The church appears to stand by itself in the fields (in fact, there are a few houses behind it, to the east), and this isolation magnifies its visual effect. The church itself, with a portico of four large Doric columns, is flanked by colonnaded screens with a further four smaller (but similarly proportioned) columns. The screens link the church with two pavilions, each of which shelters a pedestal surmounted by an urn containing a pine cone. (4) These are memorials to Sir Lionel (in the south) and Rachel (north); the story goes that they didn't have a happy marriage, and Lionel wanted their bodies to be as far apart as possible. His will allegedly decreed 'what the church united in life, let it keep separate in death.' (This is one of those stories that seems almost-too-good-to-be-true; is it a later invention? After all, the church has two imposing wings, and it doesn't seem strange that husband and wife should have one each for their burial.)

The inscriptions to Sir Lionel and Rachel (on the west of the pedestals) are all but illegible, but on the east of the south monument is a relatively well preserved inscription recording Revett's achievements (and Lyde's bankrolling of the church).

The closer you get to the church the more you notice that it's no longer the pristine white it was presumably intended to be. (However, see the final paragraph of Christine Stevenson's comment below.) It's stained, lichened and chipped, but this is only a minor distraction. We might also notice some (cost-cutting?) anomalies in the design. The triglyph frieze, present in the portico and pavilions, doesn't continue across the screens, and peters out on the north and south of the nave after the first few yards:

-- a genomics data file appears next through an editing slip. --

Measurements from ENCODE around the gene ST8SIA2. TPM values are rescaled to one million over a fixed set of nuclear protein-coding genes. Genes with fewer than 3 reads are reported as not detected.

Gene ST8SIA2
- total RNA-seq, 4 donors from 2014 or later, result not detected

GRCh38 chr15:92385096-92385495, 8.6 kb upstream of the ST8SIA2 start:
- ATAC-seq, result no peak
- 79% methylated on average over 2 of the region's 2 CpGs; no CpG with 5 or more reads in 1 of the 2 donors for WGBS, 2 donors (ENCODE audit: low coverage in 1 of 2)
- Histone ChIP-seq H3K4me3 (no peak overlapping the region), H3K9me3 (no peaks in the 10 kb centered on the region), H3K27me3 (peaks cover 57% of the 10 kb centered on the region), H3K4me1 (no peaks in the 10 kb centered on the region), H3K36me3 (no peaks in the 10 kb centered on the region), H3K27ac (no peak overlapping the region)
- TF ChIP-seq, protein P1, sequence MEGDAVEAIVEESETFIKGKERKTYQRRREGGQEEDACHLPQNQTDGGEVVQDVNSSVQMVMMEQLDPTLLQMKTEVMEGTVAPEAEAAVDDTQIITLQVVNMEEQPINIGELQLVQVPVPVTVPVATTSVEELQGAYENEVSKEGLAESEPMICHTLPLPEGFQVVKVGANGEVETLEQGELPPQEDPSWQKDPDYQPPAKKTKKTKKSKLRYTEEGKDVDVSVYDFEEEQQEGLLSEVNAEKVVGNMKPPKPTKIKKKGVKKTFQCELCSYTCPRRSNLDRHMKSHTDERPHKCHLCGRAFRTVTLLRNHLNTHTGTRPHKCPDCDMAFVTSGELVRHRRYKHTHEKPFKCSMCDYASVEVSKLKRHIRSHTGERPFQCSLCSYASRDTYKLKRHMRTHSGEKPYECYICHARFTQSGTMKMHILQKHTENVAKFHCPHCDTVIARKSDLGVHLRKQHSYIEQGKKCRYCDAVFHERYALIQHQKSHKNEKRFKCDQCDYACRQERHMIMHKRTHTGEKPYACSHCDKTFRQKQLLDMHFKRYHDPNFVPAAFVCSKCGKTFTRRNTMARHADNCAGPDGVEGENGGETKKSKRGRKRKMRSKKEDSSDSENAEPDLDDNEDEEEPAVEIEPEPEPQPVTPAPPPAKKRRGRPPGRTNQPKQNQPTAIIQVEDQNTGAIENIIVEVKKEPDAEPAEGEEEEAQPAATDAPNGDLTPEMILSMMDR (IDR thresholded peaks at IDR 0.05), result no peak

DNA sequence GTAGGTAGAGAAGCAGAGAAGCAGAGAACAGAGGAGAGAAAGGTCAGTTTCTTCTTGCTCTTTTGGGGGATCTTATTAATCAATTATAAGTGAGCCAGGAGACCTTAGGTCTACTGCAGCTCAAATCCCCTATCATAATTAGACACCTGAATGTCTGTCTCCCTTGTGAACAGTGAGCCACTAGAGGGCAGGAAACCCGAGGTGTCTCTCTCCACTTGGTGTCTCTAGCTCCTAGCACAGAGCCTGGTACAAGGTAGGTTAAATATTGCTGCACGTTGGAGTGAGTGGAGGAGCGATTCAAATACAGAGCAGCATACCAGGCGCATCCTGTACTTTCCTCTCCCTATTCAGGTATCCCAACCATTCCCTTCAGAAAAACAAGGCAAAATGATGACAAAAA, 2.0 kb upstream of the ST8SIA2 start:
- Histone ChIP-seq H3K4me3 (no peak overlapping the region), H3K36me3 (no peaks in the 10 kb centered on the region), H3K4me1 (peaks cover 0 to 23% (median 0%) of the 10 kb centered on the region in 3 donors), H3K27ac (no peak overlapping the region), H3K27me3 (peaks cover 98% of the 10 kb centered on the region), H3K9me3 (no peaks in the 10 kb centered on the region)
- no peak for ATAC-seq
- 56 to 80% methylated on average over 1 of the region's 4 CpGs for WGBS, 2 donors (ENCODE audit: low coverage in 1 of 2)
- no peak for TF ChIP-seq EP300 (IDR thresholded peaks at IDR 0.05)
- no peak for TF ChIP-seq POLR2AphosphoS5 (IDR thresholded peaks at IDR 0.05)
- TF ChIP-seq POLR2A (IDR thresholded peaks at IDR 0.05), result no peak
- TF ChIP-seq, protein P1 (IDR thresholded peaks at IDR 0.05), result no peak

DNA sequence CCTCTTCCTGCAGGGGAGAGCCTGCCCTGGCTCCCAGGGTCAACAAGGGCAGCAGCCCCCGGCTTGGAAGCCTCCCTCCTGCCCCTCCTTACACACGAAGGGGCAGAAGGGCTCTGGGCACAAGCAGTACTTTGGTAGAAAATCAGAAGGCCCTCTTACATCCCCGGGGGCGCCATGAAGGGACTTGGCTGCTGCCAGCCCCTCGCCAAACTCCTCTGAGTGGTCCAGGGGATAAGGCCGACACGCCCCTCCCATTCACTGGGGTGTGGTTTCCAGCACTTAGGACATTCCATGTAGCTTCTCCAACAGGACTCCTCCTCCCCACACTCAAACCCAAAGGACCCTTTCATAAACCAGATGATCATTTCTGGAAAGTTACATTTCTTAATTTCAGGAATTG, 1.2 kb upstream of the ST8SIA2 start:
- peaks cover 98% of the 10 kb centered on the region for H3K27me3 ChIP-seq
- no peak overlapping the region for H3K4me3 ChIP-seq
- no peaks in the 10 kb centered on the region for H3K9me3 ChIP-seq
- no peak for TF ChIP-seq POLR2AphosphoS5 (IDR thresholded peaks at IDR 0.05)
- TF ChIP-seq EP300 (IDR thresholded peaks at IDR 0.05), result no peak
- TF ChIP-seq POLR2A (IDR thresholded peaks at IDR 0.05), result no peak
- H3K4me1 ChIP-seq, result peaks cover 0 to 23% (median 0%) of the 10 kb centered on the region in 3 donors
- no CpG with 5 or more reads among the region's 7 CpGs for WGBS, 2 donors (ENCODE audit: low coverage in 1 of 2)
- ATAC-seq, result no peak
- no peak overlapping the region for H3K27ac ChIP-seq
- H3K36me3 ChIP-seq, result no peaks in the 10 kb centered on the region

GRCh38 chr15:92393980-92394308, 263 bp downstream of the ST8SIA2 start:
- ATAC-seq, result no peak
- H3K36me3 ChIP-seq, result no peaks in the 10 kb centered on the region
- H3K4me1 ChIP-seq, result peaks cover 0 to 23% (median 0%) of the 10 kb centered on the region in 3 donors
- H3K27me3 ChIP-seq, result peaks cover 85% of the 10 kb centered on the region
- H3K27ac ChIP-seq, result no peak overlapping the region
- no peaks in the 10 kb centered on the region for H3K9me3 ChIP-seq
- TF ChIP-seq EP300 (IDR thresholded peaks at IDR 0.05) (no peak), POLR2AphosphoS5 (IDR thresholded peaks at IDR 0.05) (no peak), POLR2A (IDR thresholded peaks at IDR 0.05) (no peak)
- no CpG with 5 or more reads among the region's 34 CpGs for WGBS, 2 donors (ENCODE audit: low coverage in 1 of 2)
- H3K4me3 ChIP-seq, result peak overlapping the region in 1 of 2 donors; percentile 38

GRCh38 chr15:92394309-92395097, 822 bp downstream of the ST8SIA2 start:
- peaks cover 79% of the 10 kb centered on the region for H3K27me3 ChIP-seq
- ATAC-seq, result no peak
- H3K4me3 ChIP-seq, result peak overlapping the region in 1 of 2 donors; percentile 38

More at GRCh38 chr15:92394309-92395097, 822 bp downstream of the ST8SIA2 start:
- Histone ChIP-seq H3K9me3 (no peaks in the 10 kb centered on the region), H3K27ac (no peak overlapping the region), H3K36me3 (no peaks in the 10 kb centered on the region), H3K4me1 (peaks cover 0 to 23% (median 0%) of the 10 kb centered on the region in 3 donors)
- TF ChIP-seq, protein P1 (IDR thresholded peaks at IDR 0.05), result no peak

Nevertheless, the overall impression of the west front is mightily impressive. The detailing of the portico is especially fine. I don't know if the deep blue of the west door is original, but I think it's just right (and matches the tiles around the external font). Originally only the Lydes and their social equals would have used this door, while lower ranks would have had to make do with a small, purely utilitarian door on the south (now internal).

Although the details of the west front are derived from Greek sources, the overall conception isn't. As Pevsner points out, 'the whole composition with side colonnades and little outer aedicules [the two pavilions] is not at all Grecian. It is a purely Palladian composition, that is the type of composition which was customary for English country houses right through the 18th century. To have churches really copying Greek temples another fifty years had to go by.' The church is often spoken of as being Palladian, including on the village's website (even though the text admits that this is to some extent a misnomer), which just goes to show that categorisation is fraught with difficulties, and often not very useful.